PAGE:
Companies are facing tough challenges in achieving and maintaining stakeholder value through strategic growth initiatives; corporate restructuring; and regulatory compliance activities, which often require a complex network of knowledge, collaboration, and support.
To meet these challenges, UHY Advisors provides objective, strategic, and tactical advisory services to middle-to-large companies with a local presence or global reach. Our consulting and advisory professionals will collaborate to develop solutions tailored for your business situation.
We offer a variety of industry specific services for:
We help organizations address challenges resulting from growth, economic issues, opportunities or crises, and provide solutions to help optimize profitability and growth, improve workflow and performance as well as manage risk and compliance. New challenges are always just around the corner and successful leaders require practical, timely solutions to business problems. Our clients look to us to both develop and execute new solutions to improve operational efficiency.
UHY Advisors convened a roundtable discussion among financial services industry professionals on Thursday, June 16th to explore the implications and causes of recent cyber bank heists. The roundtable, “Lessons Learned from Cyber Bank Heists,” launched UHY’s Financial Services Roundtable series and included compliance, risk management, internal audit, and technology managers from some of the world’s largest banks and financial services firms.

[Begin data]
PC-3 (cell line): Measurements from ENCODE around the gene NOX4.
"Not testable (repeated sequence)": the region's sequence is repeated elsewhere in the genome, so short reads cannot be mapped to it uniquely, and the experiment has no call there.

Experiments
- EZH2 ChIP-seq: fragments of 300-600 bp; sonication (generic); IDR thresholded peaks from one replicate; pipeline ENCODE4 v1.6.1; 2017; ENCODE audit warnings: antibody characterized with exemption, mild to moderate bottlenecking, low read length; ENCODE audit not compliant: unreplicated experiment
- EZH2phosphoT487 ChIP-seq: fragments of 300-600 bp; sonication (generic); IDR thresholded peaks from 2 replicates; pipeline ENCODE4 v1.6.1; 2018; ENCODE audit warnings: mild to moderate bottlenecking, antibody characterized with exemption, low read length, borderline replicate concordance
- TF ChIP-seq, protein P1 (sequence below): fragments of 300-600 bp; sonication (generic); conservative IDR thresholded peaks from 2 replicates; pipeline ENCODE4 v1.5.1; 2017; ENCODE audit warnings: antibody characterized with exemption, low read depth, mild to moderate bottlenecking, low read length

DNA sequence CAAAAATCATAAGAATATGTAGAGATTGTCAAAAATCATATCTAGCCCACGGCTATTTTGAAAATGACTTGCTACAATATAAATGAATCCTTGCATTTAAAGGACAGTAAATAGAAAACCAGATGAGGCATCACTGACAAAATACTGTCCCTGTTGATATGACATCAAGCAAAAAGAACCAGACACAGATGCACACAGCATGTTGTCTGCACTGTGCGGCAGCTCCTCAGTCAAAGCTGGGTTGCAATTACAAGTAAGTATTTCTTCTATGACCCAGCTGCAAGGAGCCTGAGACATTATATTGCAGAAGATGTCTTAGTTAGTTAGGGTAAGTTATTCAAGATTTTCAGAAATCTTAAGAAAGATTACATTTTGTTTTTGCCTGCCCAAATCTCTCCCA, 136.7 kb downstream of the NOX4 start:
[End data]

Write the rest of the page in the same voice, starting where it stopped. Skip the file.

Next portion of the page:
After advising on Crain's Detroit Business' "Deal of the Year Under 100 Million" in 2015, UHY Advisors' Corporate Finance was also recognized for both buy-side and sell-side support on five other deals that made Crain's List of Largest Mergers and Acquisitions of 2015
After many years, the overtime pay law may be changing.
June 19, 2015 marked a very exciting day for small businesses and investors alike. The implementation of Title IV of the JOBS Act, also known as Regulation A+, has leveled the playing field for investors by granting early stage companies the ability to raise capital from anyone as opposed to only accredited investors.
The scandal at the Department of Veterans Affairs is a disappointment on many levels, and there is no lack of solutions being offered to fix it. Since this began, Veterans Affairs Secretary Eric Shinseki and other high ranking officials have stepped down. But while making changes to senior management might fix some of the problems, that kind of top-down approach will not yield any substantive change. There are clearly some fundamental processes at the VA that are broken. The way to really fix them, and to institute real change that’s sustainable, is by working up from the bottom.
Eliminate Waste, Standardize Processes and Improve Flow to Increase Profitability